New to Makerspace! Looking for Sublimation help :)


#1

Hello! My name is Brad. I’m new to Makerspace. Looking for some one to show me around the printing area to familiarize me with all the machines. My schedule is pretty flexible. I will also need classes/instructions to run the equipment. My main goals are

A) Produce a sticker
B) Print images onto a cloth and vinyl material
C) Overall understanding of laser printers and how to adjust the settings for the ink to transfer to different types of paper better.

Looking forward to meeting everyone!


#2

Dye sublimation will do part of one of your wants. With dye sublimation you can put images on performance fabrics (polyester). I’m not sure exactly what your cloth and vinyl material is, but a lot of vinyl product can’t withstand the high temperatures used in dye sublimation. Dye sub can also be used to decorate lots of other substrates, as well. I am in the process of redesigning my Dye Sub 101 class to make it easier to teach. It currently take both my wife and I, and her schedule is massively booked these days. The printer for dye sublimation uses ink jet technology, it is not a laser printer, and it is only for printing dye sub transfers.

For stickers, I assume you want to learn to use the vinyl cutter. I don’t currently see any classes on the calendar, but there are usually a couple a month. Calling @talkers, are you planning a Vinyl Cutter and Button class soon?

Laser printers use dry toner, not ink, and the only one we have at the Makerspace is the copier outside the Interactive classroom. I’m not sure how adjustable the settings are on it. What kinds of paper are you trying to print on that are causing you problems?


#3

Thanks for your quick response! I have a Ricoh Laser jet printer at my office that I am having issues with getting the setting right. I print on a glosstex card stock. After around 10 prints the toner fails to adhere to the paper in some areas.
For the stickers i am wanting to infuse an image on the sticker and then cnc cut the sticker out. I was under the impression sublimation was the way to achieve the image on the sticker material. (like a car wrap sticker) but only 4"x5"


#4

Glossy card stock is not generally good with laser printers. What is happening to you is the normal results. Laser printers lay down a layer of toner which then gets heated to fuse to the paper. With glossy cardstock the toner doesn’t fuse as well because the surface is slicker, and as the paper goes through the rollers of the printer the toner flakes off. There isn’t much you can do settings wise to change the physical process that is occurring.

For stickers, what you are describing is generally done using printers that print with either solvent-based inks or latex inks, not dye sublimation. You can get adhesive products for dye sublimation, but they tend to be more expensive that the vinyls that are printable with a solvent or latex printer. For example, Condé sell a product called MATES Adhesive Plastic (https://dyetrans.com/products.php?webmaincat=sub_prods&websubcat=vinyl&websubcat2=mates) that can be printed and then cut. A 10-pack of 8-1/2" x 11" sheets of white MATES is $33.19, plus shipping. Stickers created this way will not be UV stable, and will fade overtime if used in an outdoor environment. FYI, car wraps are definitely NOT done with sublimation.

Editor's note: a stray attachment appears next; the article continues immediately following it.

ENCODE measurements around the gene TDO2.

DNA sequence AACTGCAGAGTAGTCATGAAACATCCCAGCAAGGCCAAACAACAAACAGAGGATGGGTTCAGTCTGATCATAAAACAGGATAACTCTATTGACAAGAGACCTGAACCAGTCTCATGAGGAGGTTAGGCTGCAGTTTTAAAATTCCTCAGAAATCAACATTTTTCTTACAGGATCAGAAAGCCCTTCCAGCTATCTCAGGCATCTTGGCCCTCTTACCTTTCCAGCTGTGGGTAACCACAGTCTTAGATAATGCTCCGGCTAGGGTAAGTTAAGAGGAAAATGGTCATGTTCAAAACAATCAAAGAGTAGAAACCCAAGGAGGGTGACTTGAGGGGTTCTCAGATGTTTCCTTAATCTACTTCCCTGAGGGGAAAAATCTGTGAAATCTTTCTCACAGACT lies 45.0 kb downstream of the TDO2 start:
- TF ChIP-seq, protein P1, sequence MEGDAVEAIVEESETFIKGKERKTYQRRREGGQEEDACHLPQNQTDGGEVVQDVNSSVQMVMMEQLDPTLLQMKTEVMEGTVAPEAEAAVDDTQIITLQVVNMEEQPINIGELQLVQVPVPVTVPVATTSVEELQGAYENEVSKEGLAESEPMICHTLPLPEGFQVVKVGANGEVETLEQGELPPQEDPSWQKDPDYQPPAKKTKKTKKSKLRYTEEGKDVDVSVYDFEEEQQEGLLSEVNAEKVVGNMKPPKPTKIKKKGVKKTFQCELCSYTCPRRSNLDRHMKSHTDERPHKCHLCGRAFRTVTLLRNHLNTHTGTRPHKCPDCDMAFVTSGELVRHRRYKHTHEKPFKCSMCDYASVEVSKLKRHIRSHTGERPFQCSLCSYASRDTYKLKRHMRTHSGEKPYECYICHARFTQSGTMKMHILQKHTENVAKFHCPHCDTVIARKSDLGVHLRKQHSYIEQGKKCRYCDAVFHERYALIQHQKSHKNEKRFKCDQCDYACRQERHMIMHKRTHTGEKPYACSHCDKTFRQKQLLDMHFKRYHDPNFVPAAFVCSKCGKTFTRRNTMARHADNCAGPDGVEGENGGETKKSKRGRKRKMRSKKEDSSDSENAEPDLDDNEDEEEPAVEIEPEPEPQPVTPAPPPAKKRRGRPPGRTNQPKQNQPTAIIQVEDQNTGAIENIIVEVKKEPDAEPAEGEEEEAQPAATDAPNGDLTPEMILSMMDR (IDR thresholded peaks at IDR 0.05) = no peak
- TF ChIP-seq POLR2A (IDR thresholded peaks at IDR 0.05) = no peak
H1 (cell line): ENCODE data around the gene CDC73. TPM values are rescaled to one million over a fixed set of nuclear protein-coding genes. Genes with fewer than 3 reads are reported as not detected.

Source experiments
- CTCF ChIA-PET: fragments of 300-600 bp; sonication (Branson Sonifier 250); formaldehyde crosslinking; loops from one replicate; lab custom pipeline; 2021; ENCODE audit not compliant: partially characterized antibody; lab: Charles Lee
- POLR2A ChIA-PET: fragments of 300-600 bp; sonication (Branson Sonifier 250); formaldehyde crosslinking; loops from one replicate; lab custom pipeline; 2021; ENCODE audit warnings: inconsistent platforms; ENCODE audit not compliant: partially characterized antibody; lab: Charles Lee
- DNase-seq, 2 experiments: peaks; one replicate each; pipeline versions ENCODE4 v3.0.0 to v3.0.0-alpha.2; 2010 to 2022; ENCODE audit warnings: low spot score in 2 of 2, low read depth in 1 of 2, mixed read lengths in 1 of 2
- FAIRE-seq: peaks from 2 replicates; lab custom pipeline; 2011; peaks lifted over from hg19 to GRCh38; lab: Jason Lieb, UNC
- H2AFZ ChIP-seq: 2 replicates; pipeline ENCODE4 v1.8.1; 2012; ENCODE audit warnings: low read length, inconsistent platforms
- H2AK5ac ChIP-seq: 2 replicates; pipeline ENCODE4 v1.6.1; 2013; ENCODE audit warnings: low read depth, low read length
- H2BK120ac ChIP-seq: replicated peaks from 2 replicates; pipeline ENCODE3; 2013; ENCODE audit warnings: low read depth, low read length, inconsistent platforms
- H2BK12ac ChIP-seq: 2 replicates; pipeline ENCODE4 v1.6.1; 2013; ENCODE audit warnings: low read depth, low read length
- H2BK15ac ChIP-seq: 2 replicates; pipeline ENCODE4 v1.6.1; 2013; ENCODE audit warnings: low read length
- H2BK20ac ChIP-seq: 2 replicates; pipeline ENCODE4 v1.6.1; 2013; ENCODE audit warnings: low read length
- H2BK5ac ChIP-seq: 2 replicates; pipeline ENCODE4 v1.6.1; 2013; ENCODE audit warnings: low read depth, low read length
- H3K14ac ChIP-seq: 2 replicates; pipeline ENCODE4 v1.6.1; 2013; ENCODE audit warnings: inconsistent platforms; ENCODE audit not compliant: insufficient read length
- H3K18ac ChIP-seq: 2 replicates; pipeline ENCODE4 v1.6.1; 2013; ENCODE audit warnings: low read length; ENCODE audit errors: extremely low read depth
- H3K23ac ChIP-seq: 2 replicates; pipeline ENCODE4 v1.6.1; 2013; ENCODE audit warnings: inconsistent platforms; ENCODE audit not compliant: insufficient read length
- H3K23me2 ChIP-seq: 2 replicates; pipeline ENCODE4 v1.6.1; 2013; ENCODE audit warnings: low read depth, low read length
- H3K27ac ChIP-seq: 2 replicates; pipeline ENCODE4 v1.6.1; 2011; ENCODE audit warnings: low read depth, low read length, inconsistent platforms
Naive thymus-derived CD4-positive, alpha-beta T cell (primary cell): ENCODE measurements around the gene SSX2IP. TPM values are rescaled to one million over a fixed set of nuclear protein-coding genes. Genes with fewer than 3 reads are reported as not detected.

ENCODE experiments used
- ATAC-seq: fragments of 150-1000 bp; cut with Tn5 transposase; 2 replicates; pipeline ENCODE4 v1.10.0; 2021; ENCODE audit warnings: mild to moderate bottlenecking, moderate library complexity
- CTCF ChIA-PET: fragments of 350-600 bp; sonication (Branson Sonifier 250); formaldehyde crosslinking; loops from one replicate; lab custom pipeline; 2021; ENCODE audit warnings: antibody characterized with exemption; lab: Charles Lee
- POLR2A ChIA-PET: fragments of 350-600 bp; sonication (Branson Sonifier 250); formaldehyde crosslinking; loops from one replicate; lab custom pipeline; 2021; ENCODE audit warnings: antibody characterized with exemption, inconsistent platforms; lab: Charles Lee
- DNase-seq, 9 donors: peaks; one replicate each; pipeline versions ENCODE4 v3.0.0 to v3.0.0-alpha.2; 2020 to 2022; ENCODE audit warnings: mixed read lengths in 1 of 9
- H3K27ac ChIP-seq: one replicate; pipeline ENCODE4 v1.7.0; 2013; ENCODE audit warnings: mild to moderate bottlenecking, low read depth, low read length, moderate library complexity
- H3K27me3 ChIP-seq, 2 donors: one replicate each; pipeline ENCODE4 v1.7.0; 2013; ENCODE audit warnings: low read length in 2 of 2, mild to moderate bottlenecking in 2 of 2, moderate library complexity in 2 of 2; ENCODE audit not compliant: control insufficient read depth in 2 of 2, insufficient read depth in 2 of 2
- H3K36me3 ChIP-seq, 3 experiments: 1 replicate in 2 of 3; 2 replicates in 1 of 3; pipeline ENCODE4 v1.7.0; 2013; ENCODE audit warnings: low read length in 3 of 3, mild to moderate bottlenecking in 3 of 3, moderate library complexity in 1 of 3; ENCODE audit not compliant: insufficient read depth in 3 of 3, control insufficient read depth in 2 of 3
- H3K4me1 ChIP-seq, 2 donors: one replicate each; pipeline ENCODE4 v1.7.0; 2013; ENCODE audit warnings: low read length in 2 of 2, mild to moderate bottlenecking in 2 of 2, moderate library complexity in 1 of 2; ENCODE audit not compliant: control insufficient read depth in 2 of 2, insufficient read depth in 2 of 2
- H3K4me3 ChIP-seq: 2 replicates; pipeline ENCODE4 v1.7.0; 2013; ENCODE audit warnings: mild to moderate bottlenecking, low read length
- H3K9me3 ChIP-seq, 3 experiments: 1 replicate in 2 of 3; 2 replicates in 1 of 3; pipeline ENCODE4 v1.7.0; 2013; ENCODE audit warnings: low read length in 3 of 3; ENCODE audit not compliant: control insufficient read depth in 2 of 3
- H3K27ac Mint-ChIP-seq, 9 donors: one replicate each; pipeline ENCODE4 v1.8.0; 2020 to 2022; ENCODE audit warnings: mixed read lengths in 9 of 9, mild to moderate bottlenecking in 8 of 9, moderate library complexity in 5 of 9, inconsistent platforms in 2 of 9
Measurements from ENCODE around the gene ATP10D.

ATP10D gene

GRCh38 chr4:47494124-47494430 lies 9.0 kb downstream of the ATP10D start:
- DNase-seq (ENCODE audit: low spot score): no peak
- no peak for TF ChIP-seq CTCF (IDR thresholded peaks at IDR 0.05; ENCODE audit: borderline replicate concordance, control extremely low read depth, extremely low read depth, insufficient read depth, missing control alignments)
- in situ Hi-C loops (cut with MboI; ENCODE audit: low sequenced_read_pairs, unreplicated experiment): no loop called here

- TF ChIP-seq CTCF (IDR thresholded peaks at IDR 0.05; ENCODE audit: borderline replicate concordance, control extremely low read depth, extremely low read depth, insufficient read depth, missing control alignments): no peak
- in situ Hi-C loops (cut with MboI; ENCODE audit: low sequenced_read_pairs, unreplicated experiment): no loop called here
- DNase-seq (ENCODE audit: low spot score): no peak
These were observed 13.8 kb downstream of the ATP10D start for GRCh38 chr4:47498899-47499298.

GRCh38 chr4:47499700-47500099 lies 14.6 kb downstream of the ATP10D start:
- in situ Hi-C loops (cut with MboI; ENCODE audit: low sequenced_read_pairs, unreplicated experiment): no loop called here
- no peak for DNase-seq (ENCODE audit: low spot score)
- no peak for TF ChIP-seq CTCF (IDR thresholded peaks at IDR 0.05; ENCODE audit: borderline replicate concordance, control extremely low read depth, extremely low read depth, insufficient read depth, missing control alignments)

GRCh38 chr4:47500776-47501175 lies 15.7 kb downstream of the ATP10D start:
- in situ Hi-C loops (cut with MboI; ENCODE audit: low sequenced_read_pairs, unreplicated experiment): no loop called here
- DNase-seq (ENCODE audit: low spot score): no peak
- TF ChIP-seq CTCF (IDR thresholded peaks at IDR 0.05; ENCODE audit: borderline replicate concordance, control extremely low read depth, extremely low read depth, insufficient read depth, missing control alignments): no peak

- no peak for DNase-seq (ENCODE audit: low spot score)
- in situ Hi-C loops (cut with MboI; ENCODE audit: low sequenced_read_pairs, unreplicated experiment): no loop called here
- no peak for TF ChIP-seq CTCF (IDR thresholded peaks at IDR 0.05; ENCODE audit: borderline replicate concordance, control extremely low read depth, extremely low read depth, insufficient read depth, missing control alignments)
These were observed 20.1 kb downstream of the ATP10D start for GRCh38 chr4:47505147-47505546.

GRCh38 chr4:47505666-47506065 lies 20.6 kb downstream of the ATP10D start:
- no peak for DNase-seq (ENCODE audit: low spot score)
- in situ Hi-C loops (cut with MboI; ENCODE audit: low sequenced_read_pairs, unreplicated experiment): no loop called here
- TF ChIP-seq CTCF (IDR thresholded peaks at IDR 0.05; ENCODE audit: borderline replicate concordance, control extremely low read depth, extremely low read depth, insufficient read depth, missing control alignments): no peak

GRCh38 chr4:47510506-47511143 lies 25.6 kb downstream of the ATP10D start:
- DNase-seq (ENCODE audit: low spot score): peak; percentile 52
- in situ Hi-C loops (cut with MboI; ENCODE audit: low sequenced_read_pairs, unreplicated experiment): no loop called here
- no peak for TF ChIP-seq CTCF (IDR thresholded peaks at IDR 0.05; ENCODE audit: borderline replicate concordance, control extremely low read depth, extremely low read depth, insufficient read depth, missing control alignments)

#5

Not sure the process for printing images on vinyl, but vinyl is the preferred heat weld material in the fabric/textile world. Applying heat to the vinyl in sufficient temperature and duration will cause it to “melt” and fuse when cooled. This is generally vinyl coated fabrics used in signs and not the adhesive vinyl rolls the space has - I don’t know exactly what they would do when headed and pressed, but I would guess the adhesive would bleed everywhere and stick to everything touching it and come out a gooey mess.


#6

Just added. Will appear on the calendar in 3 days.
Fri Jan 11 6pm — 7:30pm
Mon Jan 14 12pm-1:30pm

@magbar2_2
We are looking for new printers. Still up in the air if ink jet, solvent, or latex printer. Ideally, this will meet all your requirements.


#8

Sorry posted this response to the wrong person earlier…Sounds great! Appreciate the info. I would be interested in still learning the sublimation process for textiles. Is there a good time and day to go up there to get shown around the printing area and start getting trained on some of the equipment?


#9

With any heavy or gloss papers/card stock you have to be able to get into the control settings from you software and specify the type of material you are printing to. Regular paper would crispy fry at the heat levels required for thicker paper, but as you have experienced, the heat level for regular 20# stock is not sufficient to bond the toner to card stock.

By software, I mean whatever you are using to produce the image/file you want to print. I mostly printed stuff from the Adobe Creative Suite, and all the settings were deep in the print settings.


#10

Thanks for the info :slight_smile: